Jenn Salib Huber 10:10
We rely so much on bloodwork, right? That, you know, we don't actually I think when it comes to fertility, we look to that bloodwork to be the be all and end all, when in fact, we can probably do you know what they say 80% of the cases in the history. So, you know, kind of really looking at what's there. And it's interesting, because so my family history, so I'm 45, I feel like I say this on every podcast, I'm in the waiting room for menopause, pretty sure that I've had my last menstrual period. And that's very consistent with my family history. Both my mom and my grandmother were also mid mid 40s. I also had endometriosis. I've had, you know, lots of pelvic surgeries. But interesting. I also spontaneously conceived fraternal twins at 32. Which if you think about the fact that I'm now 45, and menopausal, my 32 year old twins, were probably actually Peri menopausal twins, which we also know is a symptom of you know, advanced maternal age as your ovaries sputter and your risk of twins increases. So it's really interesting for me now, of course, hindsight, is always 2020, to be able to look back on that and say, oh, yeah, all of those dots line up. But in the moment, if somebody doesn't know the age that their mom went into menopause, which is not uncommon, I'd say 50% of the people I talked to or less actually have that information, may not actually have a diagnosis of Hashimotos, because it's under diagnosed or, you know, they're just told that it's hypothyroidism. So they don't know that it's Hashimotos. So when when people are starting this process, and they get this diagnosis, how do they not feel defeated by it, because it is easy to look back in hindsight and say, all the signs were there, I should have seen this coming. I should have known this could have happened. And if you're trying to conceive, that can be really, really scary. For for understandable reasons. But how, how can we maybe kind of provide a little bit of light that fertility after 40 isn't impossible, even if you're in perimenopause and have those other things like what are some of the things that we know that are helpful in helping women conceive?

Dr. Jordan Robertson 12:13
Hmm, that's a good question. And I'm, I'm, I do want to circle back to the lab work thinks I will answer that question, too. But But it's interesting, like the question that you're bringing up there, like one of the things I think we're missing in this whole conversation for women is helping them understand. They're sort of that like that, that timeline, like that reproductive timeline, I think, when we watch, like the generations that have come before us, right, and all the things that they did, right, like, they got married, they had a kid when they were like, 21, or my mom had me when she was 21. Effortlessly, right. And when we when we think about those checkpoints that women are trying to move through as far as their life and their and their life goals. We're seeing so many women who are ready to have babies, when they're 35. Right, and, and even just that part of the conversation, which is an uncomfortable one, for sure is that all of these boxes that we're checking as women right now are delaying our fertility, whether it's going to school, whether it's, you know, xy and z, we are seeing this, like more, just an older generation of women getting ready to have babies at an older age. And this is not something that previous generations have experienced. And so one thing I will notice in my clinical practice is that I have women who are 3537 38. And their the pressure that they are experiencing from their family to conceive and conceive, I'm going to use an air quotes the word naturally, because I'm going to circle back to that in a second. It did that is a different pregnancy in a different conversation than the generation before you who effortlessly fell pregnant by accident at 21. Right. And so I just want to call that out that we're talking like our generation of women are talking about a very different experience when it comes to fertility and pregnancy. And if those that modeling that's around you is not a reflection of your experience, I think that's a really good place to start for where you're going to draw some of that emotion from because your experience might look different than the generation of women behind you. And that is okay. Because to what you were saying there, John is like, where's the hope, Jordan? It's like, well, the hope is in the technology, right? Like the hope is in the fact that we have probably made more advancements in reproductive medicine than in any other area of medicine in the last five or 10 years. And we it is here for you. And I think one of my greatest challenges in working with women over 35 on their fertility is that they didn't feel that the story in their head didn't include IVF or the story in their head didn't include egg donation or sperm donation for their partner who's 47 or what have you. And having to train rewrite that in the moment like in the moment you're being diagnosed with perimenopause is very challenging. And so where's the hope the hope is in the fact that there are a lot of options. And I know, I just spewed out a whole bunch of very extreme options. There's lots of options that are not egg donation. But I want to normalize that, like, there are a lot of ways to build a family over 40. And you may be able to achieve it in the way that you imagined in your mind. But if not, let's remember that the outcome is to build a family.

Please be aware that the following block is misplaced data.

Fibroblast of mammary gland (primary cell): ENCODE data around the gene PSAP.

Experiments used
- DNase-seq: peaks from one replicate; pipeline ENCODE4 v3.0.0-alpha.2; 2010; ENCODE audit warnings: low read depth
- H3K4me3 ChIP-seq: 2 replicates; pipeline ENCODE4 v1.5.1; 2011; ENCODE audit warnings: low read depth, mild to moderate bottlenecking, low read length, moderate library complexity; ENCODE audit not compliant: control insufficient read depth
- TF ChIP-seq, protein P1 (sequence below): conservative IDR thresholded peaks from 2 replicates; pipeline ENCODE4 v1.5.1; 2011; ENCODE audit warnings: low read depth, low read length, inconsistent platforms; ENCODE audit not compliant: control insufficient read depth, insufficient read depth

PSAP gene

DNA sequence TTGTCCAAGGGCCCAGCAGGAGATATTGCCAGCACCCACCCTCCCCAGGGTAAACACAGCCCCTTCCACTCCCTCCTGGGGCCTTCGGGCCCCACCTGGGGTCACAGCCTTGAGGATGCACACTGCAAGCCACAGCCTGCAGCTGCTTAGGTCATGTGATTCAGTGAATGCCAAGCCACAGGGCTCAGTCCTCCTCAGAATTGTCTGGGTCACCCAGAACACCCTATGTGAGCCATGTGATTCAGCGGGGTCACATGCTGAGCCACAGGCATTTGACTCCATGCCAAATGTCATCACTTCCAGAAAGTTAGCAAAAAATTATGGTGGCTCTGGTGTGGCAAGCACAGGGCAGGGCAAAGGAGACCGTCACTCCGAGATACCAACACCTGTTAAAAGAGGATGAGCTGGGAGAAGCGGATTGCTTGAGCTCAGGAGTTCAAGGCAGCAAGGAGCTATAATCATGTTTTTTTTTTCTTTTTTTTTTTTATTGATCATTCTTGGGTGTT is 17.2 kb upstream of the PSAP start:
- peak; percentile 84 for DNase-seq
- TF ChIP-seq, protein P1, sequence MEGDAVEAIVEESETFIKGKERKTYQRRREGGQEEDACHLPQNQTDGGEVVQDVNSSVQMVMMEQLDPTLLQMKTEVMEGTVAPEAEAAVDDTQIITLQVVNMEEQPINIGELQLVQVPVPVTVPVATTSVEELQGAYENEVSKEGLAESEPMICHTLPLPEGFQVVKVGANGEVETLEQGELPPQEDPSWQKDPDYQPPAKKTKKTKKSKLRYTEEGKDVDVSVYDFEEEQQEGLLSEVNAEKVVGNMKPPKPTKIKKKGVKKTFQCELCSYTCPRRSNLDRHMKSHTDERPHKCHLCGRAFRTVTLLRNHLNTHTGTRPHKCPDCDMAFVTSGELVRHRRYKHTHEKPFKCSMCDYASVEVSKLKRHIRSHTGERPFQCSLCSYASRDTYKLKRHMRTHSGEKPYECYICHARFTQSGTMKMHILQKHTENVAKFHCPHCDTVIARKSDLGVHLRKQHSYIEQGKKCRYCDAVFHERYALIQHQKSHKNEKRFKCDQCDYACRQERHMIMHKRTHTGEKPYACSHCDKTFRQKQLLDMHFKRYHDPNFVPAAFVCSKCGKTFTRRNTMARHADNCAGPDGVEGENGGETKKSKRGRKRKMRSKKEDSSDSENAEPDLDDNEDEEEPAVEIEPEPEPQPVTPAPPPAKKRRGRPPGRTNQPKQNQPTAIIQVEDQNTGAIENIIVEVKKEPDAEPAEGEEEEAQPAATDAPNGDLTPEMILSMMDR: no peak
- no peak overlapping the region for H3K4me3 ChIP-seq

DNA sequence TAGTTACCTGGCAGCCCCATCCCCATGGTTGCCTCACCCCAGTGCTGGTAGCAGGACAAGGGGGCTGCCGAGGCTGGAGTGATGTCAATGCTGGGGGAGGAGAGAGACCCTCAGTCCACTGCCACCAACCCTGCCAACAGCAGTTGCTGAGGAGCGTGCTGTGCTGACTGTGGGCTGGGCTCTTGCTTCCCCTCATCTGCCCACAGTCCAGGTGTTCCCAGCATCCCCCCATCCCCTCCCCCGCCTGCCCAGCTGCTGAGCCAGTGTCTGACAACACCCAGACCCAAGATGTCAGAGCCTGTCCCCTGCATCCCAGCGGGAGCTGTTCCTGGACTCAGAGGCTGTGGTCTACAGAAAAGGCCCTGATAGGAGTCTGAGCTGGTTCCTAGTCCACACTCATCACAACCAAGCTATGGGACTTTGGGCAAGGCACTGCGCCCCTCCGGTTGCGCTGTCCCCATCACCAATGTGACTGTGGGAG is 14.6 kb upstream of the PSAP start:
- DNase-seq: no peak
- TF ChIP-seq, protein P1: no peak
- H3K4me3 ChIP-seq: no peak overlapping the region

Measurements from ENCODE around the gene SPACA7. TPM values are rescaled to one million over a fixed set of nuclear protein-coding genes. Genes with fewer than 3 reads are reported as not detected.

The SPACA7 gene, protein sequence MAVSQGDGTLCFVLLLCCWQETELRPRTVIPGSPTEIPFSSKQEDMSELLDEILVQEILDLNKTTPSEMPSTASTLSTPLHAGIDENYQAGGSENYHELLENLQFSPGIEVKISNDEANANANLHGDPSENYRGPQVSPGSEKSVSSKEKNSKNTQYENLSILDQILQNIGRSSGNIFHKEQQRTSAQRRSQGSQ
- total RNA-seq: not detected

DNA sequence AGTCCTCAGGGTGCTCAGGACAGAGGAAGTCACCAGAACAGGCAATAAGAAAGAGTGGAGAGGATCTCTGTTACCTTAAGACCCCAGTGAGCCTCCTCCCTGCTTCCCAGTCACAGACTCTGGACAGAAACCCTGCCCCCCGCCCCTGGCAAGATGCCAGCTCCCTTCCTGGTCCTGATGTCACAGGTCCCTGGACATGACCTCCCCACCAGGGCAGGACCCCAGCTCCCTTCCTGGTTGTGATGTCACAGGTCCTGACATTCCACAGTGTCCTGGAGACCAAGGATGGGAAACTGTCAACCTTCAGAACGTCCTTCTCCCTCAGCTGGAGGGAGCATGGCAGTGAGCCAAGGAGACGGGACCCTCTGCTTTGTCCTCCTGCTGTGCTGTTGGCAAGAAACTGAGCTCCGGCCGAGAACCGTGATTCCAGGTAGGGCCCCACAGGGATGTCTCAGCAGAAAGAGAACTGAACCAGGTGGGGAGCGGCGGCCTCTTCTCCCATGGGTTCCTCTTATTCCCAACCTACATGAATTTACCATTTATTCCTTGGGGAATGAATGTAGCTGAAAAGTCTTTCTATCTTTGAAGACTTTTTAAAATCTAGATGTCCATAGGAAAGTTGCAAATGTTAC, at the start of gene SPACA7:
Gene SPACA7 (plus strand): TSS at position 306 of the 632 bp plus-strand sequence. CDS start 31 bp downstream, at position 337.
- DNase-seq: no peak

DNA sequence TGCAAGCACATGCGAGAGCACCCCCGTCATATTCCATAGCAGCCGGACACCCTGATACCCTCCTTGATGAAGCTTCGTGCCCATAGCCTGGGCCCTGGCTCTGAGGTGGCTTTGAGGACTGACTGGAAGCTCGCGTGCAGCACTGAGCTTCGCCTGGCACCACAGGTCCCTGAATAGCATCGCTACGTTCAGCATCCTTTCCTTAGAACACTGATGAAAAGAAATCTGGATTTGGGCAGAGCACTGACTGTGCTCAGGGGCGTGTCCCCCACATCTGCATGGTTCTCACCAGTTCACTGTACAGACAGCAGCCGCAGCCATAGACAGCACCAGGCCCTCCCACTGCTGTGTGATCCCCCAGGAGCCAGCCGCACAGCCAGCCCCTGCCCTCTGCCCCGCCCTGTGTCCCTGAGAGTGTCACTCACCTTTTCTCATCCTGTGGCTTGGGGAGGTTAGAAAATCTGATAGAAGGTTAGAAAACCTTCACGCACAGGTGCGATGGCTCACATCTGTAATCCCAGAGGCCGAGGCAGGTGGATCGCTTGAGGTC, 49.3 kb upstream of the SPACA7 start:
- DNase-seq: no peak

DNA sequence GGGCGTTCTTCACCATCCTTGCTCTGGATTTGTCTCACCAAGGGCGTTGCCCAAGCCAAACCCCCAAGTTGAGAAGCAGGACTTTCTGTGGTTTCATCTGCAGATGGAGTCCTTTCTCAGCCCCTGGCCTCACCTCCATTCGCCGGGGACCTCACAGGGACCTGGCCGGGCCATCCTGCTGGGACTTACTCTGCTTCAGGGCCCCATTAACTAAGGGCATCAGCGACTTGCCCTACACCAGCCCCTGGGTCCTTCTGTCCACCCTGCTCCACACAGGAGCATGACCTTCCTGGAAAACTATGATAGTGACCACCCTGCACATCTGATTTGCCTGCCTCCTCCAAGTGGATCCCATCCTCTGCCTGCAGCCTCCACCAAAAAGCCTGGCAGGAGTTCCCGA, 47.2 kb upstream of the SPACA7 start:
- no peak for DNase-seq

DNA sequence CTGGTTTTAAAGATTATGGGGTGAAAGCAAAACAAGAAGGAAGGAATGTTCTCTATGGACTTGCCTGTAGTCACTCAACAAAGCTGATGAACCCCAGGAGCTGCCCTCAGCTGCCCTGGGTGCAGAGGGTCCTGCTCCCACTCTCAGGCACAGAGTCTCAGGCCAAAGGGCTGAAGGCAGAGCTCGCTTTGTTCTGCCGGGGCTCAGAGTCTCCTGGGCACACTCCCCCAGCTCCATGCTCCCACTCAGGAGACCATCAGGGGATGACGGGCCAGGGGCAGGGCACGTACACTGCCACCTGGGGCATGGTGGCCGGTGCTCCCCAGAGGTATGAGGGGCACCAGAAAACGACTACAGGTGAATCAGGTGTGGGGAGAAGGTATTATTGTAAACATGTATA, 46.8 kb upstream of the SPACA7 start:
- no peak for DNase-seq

Jenn Salib Huber 15:42